In my last post, I highlighted how Google’s latest algorithm change hasn’t had a negative impact on the people who leverage content farms to rank their own sites — in fact, my AdSense earnings through March 14 are nearly double what I earned in all of February… and I rely heavily on article marketing to rank my sites. The actual content farms themselves (at least some of the big ones) haven’t fared so well.
Wisegeek, Ezine Articles, Suite101, Hubpages, and many others really took it in the pants on this one — here’s the data to prove it (chart from Sistrix):
OUCH! Mahalo, which also got brutalized by the big G’s new algorithm (see #14 on the chart above), responded by promptly laying off 10% of their staff as a result of the change. Google changed its mind about what’s important in search, and the fortunes of a bunch of companies changed instantly. I’m thinking a lot of people started polishing up their resumes in early March. But that might not be the worst of it… it looks like Google has it’s next victim already lined up in its sites.
Matt Cutts Fires a Warning Shot at Google’s Next Victim?
So content farms got whacked (note however that my new little farm has been getting plenty of G love). End of story right? Not so much.
Just a few days after the Farmer algorithm blows up, Matt Cutts drops this gem in a video response to an email he received: Google’s considering turning down the power of exact match domains. See for yourself:
And just like that, millions of domainers and developers mess their pants… well, not entirely. It’s just talk at this point and nobody knows when or if Google will really implement this change, but I’m sure it’s coming at some point. And when it does, lots of people who are sitting on undeveloped domains are going to realize that they should have gotten off their butts and leveraged those assets while they still had efficacy.
Why Are Domains Valuable in the First Place?
The very best domains in the world are valuable because they are brandable, memorable, and keyword focused. Hotels.com, CreditReport.com, LifeInsurance.com (even though it’s being used wrong) — they get type in traffic and work perfectly as brands. Those are ultra premium domains and they won’t be affected much by anything Google does.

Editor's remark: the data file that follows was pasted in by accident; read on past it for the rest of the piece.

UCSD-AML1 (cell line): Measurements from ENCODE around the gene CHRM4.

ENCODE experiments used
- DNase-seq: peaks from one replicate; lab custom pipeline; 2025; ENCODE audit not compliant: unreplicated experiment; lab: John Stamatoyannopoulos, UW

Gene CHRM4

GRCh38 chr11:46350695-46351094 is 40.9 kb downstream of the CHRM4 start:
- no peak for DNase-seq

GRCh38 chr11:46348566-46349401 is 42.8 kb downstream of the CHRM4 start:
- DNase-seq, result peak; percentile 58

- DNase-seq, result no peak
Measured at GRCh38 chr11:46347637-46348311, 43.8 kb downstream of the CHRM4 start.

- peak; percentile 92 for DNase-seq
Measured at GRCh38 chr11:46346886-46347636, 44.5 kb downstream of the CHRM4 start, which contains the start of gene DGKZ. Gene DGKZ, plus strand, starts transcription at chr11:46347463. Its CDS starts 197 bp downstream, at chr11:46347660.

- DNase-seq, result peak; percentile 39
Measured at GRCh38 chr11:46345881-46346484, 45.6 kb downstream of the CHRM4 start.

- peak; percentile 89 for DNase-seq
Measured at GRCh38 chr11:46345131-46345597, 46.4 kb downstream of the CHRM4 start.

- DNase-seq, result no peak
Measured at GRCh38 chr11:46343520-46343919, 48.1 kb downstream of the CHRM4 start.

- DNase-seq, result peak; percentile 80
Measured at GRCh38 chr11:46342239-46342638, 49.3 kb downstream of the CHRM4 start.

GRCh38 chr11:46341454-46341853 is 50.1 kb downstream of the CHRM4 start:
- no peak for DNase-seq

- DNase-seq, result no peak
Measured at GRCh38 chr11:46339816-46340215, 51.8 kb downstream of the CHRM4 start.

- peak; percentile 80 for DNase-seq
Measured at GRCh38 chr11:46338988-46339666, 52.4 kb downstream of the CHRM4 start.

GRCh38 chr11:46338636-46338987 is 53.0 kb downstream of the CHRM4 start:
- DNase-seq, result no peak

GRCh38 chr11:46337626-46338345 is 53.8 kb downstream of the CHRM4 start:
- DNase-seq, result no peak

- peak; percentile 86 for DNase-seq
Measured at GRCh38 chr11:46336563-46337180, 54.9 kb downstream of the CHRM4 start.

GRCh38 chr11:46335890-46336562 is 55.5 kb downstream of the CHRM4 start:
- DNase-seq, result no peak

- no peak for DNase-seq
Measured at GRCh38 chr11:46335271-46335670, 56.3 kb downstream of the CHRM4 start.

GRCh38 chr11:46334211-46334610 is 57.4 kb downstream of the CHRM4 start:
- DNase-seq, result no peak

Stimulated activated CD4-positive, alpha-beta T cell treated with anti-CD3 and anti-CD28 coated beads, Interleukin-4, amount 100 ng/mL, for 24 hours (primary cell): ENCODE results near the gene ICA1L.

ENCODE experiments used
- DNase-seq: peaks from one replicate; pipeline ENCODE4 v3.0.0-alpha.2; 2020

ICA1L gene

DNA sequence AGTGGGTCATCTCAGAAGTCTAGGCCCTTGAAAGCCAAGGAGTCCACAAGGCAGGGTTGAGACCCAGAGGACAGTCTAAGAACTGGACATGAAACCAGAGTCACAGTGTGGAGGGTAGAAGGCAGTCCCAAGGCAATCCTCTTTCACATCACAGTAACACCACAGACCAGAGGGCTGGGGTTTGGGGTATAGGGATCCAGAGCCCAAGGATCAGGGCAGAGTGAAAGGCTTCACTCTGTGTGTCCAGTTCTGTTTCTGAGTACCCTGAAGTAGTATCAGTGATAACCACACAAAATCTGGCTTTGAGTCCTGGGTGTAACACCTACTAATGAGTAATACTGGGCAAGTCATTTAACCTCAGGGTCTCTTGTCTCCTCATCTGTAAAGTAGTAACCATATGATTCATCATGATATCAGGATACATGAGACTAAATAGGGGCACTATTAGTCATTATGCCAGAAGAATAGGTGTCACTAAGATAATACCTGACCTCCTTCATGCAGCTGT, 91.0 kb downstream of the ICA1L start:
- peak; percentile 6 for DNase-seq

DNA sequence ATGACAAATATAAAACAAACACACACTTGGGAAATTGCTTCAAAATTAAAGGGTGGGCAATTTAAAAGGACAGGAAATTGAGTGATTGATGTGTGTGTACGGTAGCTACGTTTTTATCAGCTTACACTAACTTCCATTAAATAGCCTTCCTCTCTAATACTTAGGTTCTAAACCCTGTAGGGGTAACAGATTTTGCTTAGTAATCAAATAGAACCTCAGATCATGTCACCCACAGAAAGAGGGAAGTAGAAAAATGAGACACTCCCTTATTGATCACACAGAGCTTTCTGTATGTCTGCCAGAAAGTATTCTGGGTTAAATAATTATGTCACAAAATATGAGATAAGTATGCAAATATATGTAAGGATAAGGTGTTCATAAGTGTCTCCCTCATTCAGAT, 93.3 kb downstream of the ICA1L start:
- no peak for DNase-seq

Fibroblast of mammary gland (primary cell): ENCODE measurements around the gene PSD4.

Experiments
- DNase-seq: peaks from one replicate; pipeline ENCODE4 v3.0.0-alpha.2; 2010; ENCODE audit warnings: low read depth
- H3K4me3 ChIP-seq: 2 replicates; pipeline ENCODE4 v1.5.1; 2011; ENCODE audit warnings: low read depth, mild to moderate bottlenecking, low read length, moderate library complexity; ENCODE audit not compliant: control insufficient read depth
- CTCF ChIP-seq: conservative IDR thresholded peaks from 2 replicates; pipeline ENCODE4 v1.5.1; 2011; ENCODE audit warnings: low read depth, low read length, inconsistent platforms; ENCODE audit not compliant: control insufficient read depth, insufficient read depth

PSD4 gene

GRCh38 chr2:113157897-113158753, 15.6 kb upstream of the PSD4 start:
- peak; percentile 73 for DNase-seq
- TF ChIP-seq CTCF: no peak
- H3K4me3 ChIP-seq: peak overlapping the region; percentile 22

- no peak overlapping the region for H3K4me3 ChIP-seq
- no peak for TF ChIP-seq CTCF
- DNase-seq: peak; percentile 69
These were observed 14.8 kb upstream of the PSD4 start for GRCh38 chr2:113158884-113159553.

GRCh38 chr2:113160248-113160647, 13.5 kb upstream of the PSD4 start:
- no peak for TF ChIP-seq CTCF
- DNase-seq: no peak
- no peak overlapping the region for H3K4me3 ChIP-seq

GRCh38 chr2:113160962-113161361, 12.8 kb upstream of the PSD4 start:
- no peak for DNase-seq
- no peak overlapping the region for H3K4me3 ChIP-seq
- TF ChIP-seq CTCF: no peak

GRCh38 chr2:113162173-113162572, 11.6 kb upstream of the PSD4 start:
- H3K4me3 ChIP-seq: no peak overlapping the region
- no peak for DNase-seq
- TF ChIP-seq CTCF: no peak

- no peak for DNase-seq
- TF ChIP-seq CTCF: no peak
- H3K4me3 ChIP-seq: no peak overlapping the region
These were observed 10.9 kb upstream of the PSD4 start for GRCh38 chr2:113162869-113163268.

The rest — the stuff that targets longtail terms — derive almost ALL of their value from the fact that Google gives exact match domains (EMDs) a huge boost in the search rankings. When those rankings boost are gone, what value does DogObedienceTrainingVideo.com (it’s a parked domain… not mine) have over dogvids.com (parked) or trainingpro.com or any other semi-related brandable name you could think of?
Is any advantage it might still hold enough to merit paying $X,XXX for it when you could register an adequate alternative for less than $8 at GoDaddy with a coupon code? Not really. You could buy the $8 name, then put a few grand toward content building and link building and end up in a MUCH better situation. If the EMD bonus is gone, lots of people will be stuck holding worthless currency.
What Does It Mean To Flippers?
If you’re buying a site that derives its earnings from Google search traffic, make sure you don’t just know *if* it ranks — you need to know *why* it ranks. If it’s because of an EMD benefit in an otherwise competitive niche, factor that additional risk in when you decide what you’re willing to pay.
If you’re selling, know that you might have to overcome that objection — be prepared to prove a solid link profile that would merit the ranking even on a non-EMD domain name. You’ll also want to make a decision about what you want to hold long-term and what you might want to liquidate while it still has strong value. What you decide to do will have to be based on your own risk aversion (and your own beliefs about whether this is a change Google will implement soon).
You might also consider reinvesting some of your short-term profits into link-building to further solidify your organic positioning for your EMD sites, should Google ever decide to roll out this change.